A total of 3 patients were enrolled at the 9 Gy × 3 dose level cohort, 5 in the 10 Gy × 3 cohort, and 7 in the 11 Gy × 3 cohort. One dose-limiting toxicity of grade 3 fatigue and cognitive deterioration possibly related to hypofractionated stereotactic reirradiation was observed in the 11 Gy × 3 cohort, and this dose was declared the maximum tolerated dose in combination with bevacizumab. Although no symptomatic radionecrosis was observed, substantial treatment-related effects and necrosis were observed in resected specimens. The intent-to-treat median overall survival was 13 months.

Reirradiation using a 3-fraction schedule with bevacizumab support is feasible and reasonably well tolerated. Dose-escalation was possible up to 11 Gy × 3, which achieves a near doubling in the delivered biological equivalent dose to normal brain, in comparison with our previous 6 Gy × 5 schedule. Promising overall survival warrants further investigation 3).

One hundred sixty-seven patients were randomly assigned to receive bevacizumab 10 mg/kg alone or in combination with irinotecan 340 mg/m(2) or 125 mg/m(2) (with or without concomitant enzyme-inducing antiepileptic drugs, respectively) once every 2 weeks. Primary end points were 6-month progression-free survival and objective response rate, as determined by independent radiology review. Secondary end points included safety and overall survival.

RESULTS: In the bevacizumab-alone and the bevacizumab-plus-irinotecan groups, estimated 6-month progression-free survival rates were 42.6% and 50.3%, respectively; objective response rates were 28.2% and 37.8%, respectively; and median overall survival times were 9.2 months and 8.7 months, respectively. There was a trend for patients who were taking corticosteroids at baseline to take stable or decreasing doses over time. Of the patients treated with bevacizumab alone or bevacizumab plus irinotecan, 46.4% and 65.8%, respectively, experienced grade > or = 3 adverse events, the most common of which were hypertension (8.3%) and convulsion (6.0%) in the bevacizumab-alone group and convulsion (13.9%), neutropenia (8.9%), and fatigue (8.9%) in the bevacizumab-plus-irinotecan group. Intracranial hemorrhage was noted in two patients (2.4%) in the bevacizumab-alone group (grade 1) and in three patients (3.8%) patients in the bevacizumab-plus-irinotecan group (grades 1, 2, and 4, respectively).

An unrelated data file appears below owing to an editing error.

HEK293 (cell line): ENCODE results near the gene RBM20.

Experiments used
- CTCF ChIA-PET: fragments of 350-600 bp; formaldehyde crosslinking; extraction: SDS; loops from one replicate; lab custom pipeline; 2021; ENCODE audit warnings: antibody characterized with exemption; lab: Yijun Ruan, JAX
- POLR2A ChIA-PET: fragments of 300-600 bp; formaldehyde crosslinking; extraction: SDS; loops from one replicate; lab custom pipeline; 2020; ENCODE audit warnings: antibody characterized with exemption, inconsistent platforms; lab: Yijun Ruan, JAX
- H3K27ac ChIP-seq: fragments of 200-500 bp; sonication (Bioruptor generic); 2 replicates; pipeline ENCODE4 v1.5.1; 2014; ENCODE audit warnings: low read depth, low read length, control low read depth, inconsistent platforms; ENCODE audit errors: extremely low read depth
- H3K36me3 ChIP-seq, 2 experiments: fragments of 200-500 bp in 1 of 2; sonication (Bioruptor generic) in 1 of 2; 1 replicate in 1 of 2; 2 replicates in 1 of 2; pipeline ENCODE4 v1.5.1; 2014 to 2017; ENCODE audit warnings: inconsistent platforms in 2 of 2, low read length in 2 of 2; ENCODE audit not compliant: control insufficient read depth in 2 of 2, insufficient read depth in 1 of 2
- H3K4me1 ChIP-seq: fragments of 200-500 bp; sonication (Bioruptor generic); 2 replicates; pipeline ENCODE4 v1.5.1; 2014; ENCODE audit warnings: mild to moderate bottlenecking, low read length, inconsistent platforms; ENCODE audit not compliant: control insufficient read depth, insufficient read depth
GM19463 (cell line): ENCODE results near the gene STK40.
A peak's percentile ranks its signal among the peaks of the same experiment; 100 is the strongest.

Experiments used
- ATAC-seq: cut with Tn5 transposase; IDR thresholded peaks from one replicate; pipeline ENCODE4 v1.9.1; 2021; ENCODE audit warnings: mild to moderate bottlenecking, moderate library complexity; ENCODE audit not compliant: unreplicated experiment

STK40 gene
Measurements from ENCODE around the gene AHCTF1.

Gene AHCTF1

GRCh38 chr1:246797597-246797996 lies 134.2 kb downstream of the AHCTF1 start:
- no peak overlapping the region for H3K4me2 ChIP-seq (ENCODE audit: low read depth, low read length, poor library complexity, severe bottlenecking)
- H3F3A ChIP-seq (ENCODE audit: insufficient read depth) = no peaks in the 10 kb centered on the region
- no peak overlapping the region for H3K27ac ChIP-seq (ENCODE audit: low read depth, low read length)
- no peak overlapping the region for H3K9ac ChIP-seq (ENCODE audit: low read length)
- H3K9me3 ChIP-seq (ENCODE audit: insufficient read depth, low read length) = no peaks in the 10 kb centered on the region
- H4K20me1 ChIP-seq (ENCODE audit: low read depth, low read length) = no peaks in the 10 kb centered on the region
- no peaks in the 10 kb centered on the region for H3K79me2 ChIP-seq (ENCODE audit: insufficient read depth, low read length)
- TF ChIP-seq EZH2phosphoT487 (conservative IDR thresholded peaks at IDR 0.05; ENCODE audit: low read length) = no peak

Bevacizumab, alone or in combination with irinotecan, was well tolerated and active in recurrent glioblastoma 4).

Beppu T, Sato Y, Sasaki T, Terasaki K, Yamashita F, Sasaki M, Ogasawara K. Comparisons Between PET With 11C-Methyl-L-Methionine and Arterial Spin Labeling Perfusion Imaging in Recurrent Glioblastomas Treated With Bevacizumab. Clin Nucl Med. 2018 Dec 17. doi: 10.1097/RLU.0000000000002417. [Epub ahead of print] PubMed PMID: 30562194.
Choi SW, Shin H, Sa JK, Cho HJ, Koo H, Kong DS, Seol HJ, Nam DH. Identification of transcriptome signature for predicting clinical response to bevacizumab in recurrent glioblastoma. Cancer Med. 2018 Mar 23. doi: 10.1002/cam4.1439. [Epub ahead of print] PubMed PMID: 29573206.
Clarke J, Neil E, Terziev R, Gutin P, Barani I, Kaley T, Lassman AB, Chan TA, Yamada J, DeAngelis L, Ballangrud A, Young R, Panageas KS, Beal K, Omuro A. Multicenter, Phase 1, Dose Escalation Study of Hypofractionated Stereotactic Radiation Therapy With Bevacizumab for Recurrent Glioblastoma and Anaplastic Astrocytoma. Int J Radiat Oncol Biol Phys. 2017 Jun 30. pii: S0360-3016(17)33549-6. doi: 10.1016/j.ijrobp.2017.06.2466. [Epub ahead of print] PubMed PMID: 28870792.
Friedman HS, Prados MD, Wen PY, Mikkelsen T, Schiff D, Abrey LE, Yung WK, Paleologos N, Nicholas MK, Jensen R, Vredenburgh J, Huang J, Zheng M, Cloughesy T. Bevacizumab alone and in combination with irinotecan in recurrent glioblastoma. J Clin Oncol. 2009 Oct 1;27(28):4733-40. doi: 10.1200/JCO.2008.19.8721. Epub 2009 Aug 31. PubMed PMID: 19720927.
bevacizumab_for_recurrent_glioblastoma_case_series.txt · Last modified: 2019/07/28 12:31 by administrador